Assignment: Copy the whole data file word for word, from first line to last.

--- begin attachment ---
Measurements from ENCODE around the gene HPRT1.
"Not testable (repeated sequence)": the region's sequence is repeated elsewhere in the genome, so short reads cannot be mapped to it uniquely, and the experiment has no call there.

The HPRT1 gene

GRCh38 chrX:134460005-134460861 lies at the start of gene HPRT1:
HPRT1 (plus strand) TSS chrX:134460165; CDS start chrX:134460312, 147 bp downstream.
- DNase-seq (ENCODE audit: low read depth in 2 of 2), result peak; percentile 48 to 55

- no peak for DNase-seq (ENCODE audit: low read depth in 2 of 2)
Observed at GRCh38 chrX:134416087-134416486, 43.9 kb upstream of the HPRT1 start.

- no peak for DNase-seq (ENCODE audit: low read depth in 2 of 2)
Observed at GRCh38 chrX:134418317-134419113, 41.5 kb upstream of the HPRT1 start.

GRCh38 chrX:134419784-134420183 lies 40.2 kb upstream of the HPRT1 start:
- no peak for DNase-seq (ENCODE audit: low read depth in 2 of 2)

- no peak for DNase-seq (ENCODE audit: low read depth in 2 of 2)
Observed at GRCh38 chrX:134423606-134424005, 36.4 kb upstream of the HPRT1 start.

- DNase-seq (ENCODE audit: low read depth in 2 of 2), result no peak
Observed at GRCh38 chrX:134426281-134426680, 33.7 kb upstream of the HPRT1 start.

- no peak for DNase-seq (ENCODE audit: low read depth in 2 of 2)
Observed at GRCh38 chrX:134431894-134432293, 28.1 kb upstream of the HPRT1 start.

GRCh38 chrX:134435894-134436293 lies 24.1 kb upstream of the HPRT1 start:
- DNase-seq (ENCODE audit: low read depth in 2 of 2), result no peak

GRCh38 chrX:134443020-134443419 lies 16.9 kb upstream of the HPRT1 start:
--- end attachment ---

Measurements from ENCODE around the gene HPRT1.
"Not testable (repeated sequence)": the region's sequence is repeated elsewhere in the genome, so short reads cannot be mapped to it uniquely, and the experiment has no call there.

The HPRT1 gene

GRCh38 chrX:134460005-134460861 lies at the start of gene HPRT1:
HPRT1 (plus strand) TSS chrX:134460165; CDS start chrX:134460312, 147 bp downstream.
- DNase-seq (ENCODE audit: low read depth in 2 of 2), result peak; percentile 48 to 55

- no peak for DNase-seq (ENCODE audit: low read depth in 2 of 2)
Observed at GRCh38 chrX:134416087-134416486, 43.9 kb upstream of the HPRT1 start.

- no peak for DNase-seq (ENCODE audit: low read depth in 2 of 2)
Observed at GRCh38 chrX:134418317-134419113, 41.5 kb upstream of the HPRT1 start.

GRCh38 chrX:134419784-134420183 lies 40.2 kb upstream of the HPRT1 start:
- no peak for DNase-seq (ENCODE audit: low read depth in 2 of 2)

- no peak for DNase-seq (ENCODE audit: low read depth in 2 of 2)
Observed at GRCh38 chrX:134423606-134424005, 36.4 kb upstream of the HPRT1 start.

- DNase-seq (ENCODE audit: low read depth in 2 of 2), result no peak
Observed at GRCh38 chrX:134426281-134426680, 33.7 kb upstream of the HPRT1 start.

- no peak for DNase-seq (ENCODE audit: low read depth in 2 of 2)
Observed at GRCh38 chrX:134431894-134432293, 28.1 kb upstream of the HPRT1 start.

GRCh38 chrX:134435894-134436293 lies 24.1 kb upstream of the HPRT1 start:
- DNase-seq (ENCODE audit: low read depth in 2 of 2), result no peak

GRCh38 chrX:134443020-134443419 lies 16.9 kb upstream of the HPRT1 start: